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Tuesday, March 09, 2010

A Duty to the Dead

Todd, Charles A Duty to the Dead.

A new series for the mother and son team that write as Charles Todd, features Bess Crawford, a WWI nurse.  After the sinking of the hospital ship on which she served, Bess returns to England for recuperation.

While in England, Bess feels required to carry out a promise to a wounded soldier with whom she had become very close.  Arthur Graham, shortly before his death, asked Bess to take a cryptic message back to his brother.  Bess decides to perform this duty in person, but she finds some unsettling feelings in the Graham home.  When some tragic circumstances delay her departure, Bess finds herself wondering about the truth about events past and present.

What I liked:  details about England and the effects of the first World War.  I like historical novels and have always enjoyed the Todd team's series about Inspector Ian Rutledge and looked forward to a different perception of the war from the Bess Crawford  character.  I think that part was a success.  Looking at the war and its devastating effects, physical and emotional, from a woman's pov appeals to me.

What I didn't like:  The writing felt less cohesive and much of the plot lacked plausibility. 

Some spoilers: The idea of a child who had been emotionally abused, segregated from his family, kept in virtual seclusion, labeled as odd and learning disabled,  told he was responsible for a horrendous murder and committed at 14 to a mental institution in the early 1900's for another 14 years, then emerging pretty much in tact...well, I couldn't quite swallow that.  Also had trouble with the mother's role; not that there don't exist truly wicked people, but the character seemed to lack any depth.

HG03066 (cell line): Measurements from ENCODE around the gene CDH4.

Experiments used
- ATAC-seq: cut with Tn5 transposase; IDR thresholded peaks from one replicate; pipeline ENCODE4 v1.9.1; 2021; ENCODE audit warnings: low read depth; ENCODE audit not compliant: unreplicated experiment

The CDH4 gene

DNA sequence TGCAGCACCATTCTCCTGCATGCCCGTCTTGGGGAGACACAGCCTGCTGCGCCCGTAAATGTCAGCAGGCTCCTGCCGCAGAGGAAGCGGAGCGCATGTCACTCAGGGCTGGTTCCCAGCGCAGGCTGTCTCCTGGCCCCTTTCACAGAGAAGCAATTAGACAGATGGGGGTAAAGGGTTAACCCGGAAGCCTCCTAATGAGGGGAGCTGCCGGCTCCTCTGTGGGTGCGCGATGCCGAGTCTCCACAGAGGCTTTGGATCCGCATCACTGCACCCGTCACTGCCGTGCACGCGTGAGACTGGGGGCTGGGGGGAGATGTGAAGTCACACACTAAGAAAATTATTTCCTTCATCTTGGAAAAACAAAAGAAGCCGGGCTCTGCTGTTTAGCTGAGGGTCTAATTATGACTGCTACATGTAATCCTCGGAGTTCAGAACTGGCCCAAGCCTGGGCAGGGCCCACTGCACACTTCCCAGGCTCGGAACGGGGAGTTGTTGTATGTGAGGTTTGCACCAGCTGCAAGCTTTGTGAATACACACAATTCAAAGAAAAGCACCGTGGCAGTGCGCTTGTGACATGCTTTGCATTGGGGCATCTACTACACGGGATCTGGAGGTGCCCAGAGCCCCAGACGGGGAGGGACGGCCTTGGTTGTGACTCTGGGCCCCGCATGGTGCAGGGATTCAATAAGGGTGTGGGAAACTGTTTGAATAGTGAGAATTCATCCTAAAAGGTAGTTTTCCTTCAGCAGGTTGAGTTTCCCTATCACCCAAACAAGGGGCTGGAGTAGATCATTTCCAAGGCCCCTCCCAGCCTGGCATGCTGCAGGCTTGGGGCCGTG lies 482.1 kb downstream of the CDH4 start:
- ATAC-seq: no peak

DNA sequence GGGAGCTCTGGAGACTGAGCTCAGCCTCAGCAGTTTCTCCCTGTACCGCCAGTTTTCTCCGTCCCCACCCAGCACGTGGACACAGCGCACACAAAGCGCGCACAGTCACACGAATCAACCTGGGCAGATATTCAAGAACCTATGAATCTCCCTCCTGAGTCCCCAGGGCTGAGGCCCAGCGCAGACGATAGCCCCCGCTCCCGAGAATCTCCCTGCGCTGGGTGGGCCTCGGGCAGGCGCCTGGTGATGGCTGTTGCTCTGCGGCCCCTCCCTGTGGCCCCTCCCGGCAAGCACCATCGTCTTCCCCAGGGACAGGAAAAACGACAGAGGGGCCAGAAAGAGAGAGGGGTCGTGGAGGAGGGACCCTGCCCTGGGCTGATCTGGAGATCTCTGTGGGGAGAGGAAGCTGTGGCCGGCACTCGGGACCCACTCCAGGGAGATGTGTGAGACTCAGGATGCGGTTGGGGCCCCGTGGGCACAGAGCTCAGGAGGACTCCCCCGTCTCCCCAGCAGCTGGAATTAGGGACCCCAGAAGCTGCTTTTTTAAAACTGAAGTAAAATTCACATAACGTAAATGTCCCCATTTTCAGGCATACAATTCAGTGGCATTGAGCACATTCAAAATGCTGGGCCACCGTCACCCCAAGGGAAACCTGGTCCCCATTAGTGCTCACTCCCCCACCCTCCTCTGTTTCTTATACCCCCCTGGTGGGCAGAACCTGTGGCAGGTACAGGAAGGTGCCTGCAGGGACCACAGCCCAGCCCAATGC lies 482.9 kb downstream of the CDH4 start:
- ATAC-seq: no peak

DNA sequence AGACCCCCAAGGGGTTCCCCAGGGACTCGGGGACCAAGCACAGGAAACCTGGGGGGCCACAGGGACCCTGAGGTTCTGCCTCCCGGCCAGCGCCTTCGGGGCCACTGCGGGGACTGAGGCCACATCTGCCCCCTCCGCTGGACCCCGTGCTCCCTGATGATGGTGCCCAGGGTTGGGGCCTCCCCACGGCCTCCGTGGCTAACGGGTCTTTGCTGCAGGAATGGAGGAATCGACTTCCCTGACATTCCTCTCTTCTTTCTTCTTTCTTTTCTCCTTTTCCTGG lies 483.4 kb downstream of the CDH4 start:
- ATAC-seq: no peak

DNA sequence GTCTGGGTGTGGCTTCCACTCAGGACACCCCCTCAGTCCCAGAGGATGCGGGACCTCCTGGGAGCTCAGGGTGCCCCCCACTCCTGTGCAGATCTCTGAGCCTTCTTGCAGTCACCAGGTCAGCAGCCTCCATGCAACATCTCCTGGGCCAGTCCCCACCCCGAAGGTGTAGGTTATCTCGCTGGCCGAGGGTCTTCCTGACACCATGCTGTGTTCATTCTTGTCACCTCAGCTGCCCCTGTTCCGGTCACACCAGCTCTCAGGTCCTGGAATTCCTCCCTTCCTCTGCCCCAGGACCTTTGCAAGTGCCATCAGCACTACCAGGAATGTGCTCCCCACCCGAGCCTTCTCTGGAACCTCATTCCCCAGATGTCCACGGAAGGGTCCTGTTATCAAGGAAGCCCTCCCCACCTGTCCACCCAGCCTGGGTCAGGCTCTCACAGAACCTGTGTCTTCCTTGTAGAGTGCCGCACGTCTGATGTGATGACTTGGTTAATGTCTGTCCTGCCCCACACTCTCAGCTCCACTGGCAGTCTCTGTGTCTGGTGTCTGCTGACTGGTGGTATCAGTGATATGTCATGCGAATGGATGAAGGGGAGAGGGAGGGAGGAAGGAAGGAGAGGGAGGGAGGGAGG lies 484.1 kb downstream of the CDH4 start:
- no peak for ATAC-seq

I didn't want to put the novel down; I did want to see how it ended, but was disappointed that it didn't live up to my expectations of the authors of the Ian Rutledge series.  However, I have hopes that the Bess Crawford character will evolve and the Todd team will become more comfortable with the character and the new series.

Also, need to add that I am again in the minority on this one.  Most reviews I saw were entirely positive.  

Fiction.  Historical Mystery.  2009.  329 pages.


  1. Jenclair, I'm glad you shared your thoughts on this book. Charles Todd's books are some that I have meant to read for a long time. I own this one and will read it this year I hope. I agree that it does sometimes take a book or two for an author to settle into a character, maybe especially if the author already has another series going. Sounds good though.

  2. KAY - You are so right about how it takes a book or two for an author to find the right path for a character and a series. Some of my favorite series, don't begin all that auspiciously.

    do try the Inspector Rutledge series!

  3. I had no idea Charles Todd was a writing team. The things I learn on blogs! I have a couple of Charles Todd's books in my TBR pile and am eager to give them a try. It's too bad the writing and plot wasn't better in this one. Hopefully the series will improve as it goes along.

  4. LF - Yep! Although I can't think of the names right now, there are 2 other writing teams that I enjoy. One is a mother/daughter team that write the Monkee Wrench mysteries.

    I can't imagine how two people manage to write novels this way, but there are at least 3 series that I enjoy with two authors.

  5. I really liked this one, while I will agree it was not a perfect read. I really must pick up some of the Rutledge books--I've read the first few but just haven't gotten back to them.

  6. Danielle - I had problems with the Peregrine character, but that didn't keep me from reading avidly all the way through!

    Some of the Inspector Rutledge novels are better than others, but do begin at the beginning of these to get some background on Hamish.